90,000 Miles to Me

General Planning Considerations

A quick note on my van conversion section of this blog:

This is not going to be a how-to guide—there are plenty of good ones already—but more of an order-theory guide or things-to-consider guide. Hope it helps.

 

On to the planning:

Before starting the conversion, I spent months watching Youtube videos and reading the Reddit van dwellers forum and other van dwellers’ blogs and websites, learning from others who have done their own conversions. This taught me a lot about what to do and not to do and things that seemed to be a good idea but turned out not to be. From their successes and mistakes, I learned:

 

Weight is important:

Every item in the van must be a multi use item. Things that serve only one function must be incredibly important in order to justify taking them along, for both space and weight considerations.

What contributes more weight more than anything will be the fixed installations: walls, partitions, bed frame, cabinetry, etc. For example, I love the look of wood, but chose not to go with wood walls because they are very heavy and take up a fair amount of internal space relative to their use.

 

That order of operations is important:

This is the order I did everything in the van conversion.

  1. Plan, plan, plan, first! Read and learn all you can from several different sources, and take the best aspects of each. Your plans will change, sometimes dramatically, as you work on the conversion, but you need to have a solid plan to start with.
    • The picture above is one of my early van layouts, and almost everything on it ended up different, but working through the several versions helped me to understand how certain things influenced others and what the trade-offs would be.
  2. All metal cuts into the van will create metal shards, and these get everywhere. Those tiny metal flakes act as catalysts for rust later on, so it is important to minimize them as much as possible and then get out as much as possible.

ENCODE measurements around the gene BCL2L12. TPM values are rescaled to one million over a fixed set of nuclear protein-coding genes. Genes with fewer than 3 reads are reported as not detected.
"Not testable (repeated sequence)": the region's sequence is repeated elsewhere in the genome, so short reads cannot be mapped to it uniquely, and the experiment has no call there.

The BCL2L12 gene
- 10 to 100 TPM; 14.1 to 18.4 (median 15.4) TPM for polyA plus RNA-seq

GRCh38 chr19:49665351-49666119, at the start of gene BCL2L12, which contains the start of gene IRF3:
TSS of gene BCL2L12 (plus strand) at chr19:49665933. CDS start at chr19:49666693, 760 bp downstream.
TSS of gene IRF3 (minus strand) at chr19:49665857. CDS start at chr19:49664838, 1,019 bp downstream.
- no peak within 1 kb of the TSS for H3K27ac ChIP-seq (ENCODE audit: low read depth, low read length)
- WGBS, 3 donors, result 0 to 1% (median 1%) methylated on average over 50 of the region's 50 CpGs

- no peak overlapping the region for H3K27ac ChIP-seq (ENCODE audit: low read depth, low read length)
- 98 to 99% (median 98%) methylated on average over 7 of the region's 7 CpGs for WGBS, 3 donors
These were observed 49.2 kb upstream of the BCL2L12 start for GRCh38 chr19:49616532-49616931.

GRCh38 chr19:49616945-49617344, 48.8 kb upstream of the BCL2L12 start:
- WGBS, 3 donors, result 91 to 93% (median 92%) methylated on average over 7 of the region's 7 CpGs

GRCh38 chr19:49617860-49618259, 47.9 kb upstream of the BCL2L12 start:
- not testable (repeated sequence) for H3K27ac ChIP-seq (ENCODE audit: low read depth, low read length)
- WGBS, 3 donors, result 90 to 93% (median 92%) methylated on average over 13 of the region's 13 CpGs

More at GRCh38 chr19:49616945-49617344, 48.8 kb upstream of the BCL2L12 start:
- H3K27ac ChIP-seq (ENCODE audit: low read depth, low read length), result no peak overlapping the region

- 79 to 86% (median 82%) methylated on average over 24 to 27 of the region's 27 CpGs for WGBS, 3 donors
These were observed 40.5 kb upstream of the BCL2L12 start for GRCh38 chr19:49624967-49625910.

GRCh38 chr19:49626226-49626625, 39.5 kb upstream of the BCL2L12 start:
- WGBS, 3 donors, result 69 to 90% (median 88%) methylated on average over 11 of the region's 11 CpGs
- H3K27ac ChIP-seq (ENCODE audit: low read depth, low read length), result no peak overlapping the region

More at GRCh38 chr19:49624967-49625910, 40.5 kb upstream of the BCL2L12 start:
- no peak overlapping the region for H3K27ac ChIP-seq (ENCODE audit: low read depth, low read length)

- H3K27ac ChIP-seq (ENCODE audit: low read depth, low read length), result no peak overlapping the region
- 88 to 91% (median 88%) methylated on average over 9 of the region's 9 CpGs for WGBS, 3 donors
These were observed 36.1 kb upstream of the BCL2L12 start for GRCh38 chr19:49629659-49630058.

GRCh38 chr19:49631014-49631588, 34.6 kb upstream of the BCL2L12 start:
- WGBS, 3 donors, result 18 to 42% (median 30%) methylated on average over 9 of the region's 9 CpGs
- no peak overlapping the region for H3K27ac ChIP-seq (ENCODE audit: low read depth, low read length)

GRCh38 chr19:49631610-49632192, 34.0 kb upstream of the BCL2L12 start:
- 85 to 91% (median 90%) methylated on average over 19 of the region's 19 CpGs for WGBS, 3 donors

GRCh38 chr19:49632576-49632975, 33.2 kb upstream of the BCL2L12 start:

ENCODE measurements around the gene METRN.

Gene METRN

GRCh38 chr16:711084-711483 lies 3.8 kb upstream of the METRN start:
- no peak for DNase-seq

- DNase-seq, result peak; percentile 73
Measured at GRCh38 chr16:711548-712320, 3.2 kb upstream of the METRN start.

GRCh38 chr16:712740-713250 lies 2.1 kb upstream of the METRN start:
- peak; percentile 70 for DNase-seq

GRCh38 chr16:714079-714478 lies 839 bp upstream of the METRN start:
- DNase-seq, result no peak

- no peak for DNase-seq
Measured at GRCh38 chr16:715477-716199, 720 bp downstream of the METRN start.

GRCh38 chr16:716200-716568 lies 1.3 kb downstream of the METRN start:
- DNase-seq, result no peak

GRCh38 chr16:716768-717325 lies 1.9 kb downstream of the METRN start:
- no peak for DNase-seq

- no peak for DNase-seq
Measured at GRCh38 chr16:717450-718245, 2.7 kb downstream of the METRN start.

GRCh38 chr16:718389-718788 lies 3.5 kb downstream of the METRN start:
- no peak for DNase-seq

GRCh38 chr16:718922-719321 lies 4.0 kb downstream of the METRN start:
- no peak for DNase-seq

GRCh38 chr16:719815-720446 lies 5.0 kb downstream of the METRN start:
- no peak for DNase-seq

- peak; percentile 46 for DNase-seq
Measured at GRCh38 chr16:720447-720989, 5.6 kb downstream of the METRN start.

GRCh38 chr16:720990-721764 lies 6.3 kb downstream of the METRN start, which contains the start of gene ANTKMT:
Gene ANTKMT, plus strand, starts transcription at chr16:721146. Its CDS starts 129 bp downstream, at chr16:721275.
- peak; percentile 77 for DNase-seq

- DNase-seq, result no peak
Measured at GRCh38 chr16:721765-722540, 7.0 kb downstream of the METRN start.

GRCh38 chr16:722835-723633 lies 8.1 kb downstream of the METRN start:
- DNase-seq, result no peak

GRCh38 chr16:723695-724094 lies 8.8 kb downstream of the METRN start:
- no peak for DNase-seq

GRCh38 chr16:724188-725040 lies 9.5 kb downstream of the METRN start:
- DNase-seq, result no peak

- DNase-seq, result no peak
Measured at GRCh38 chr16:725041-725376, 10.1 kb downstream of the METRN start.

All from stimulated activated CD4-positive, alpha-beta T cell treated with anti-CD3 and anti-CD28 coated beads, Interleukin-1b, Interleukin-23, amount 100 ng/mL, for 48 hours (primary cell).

• This means that all metal cuts into the van happened first, controlled with plastic sheeting, vacuumed well and then everything is cleaned, mopped and degreased while everything is still accessible (i.e. nothing else is in the van for metal shards to hide in or behind.
    • That means that three of the hardest jobs, the fan, window, and solar panel installation, happened first.
  3. The placement of ribbing in the van roof determines fan placement, and fan placement determines solar panel placement.
    • Solar panel placement will determine where electrical cords are on the roof, which will somewhat determine where the cord needs to go down through the roof and into the van, which can make a difference as to where the battery system in the van will be.
    • Solar panels also create heat, which transfers to the van metal and can heat up the inside of the van unpleasantly on hot summer days, especially if I want to park out of shade to use the solar panels. So before installing them I painted the entire roof in three coats of a heat refracting paint.
  4. Even with precautions against metal shards, rust and mildew are an important consideration. I have seen too many van dwellers and RVers report peeling back walls or floors after a few years and finding nasty mildew or rust underneath.
    • So after the metal shards were cleaned out and the entire van degreased, I slathered the entire inside of the van in a triple coat of metal protectant.
    • The metal protectant also served as an acoustic dampener at no extra charge.
    • Getting to all the metal areas in the van also involved removing the cab headliner. Cab insulation was installed too, and then the headliner replaced.
  5. Next was the partition to separate the cab from the cargo area. This is somewhat for privacy but mostly to protect the driver’s head from projectile objects coming loose in an accident and hurling themselves at 60mph into the back of her head and causing massive injuries or worse. Also the privacy thing.
    • The partitions were installed at this point because they will be easiest to maneuver without anything in the way.
    • I also built the right hand pantry shelf at this point and installed it, since it was by the door and so wouldn’t get in the way of access to the walls.
  6. Insulation was next. Loose fill insulation got stuffed in all the holes and crevices in the walls and roof ribbing, with cork underlayment lining the walls. The floor will be done later.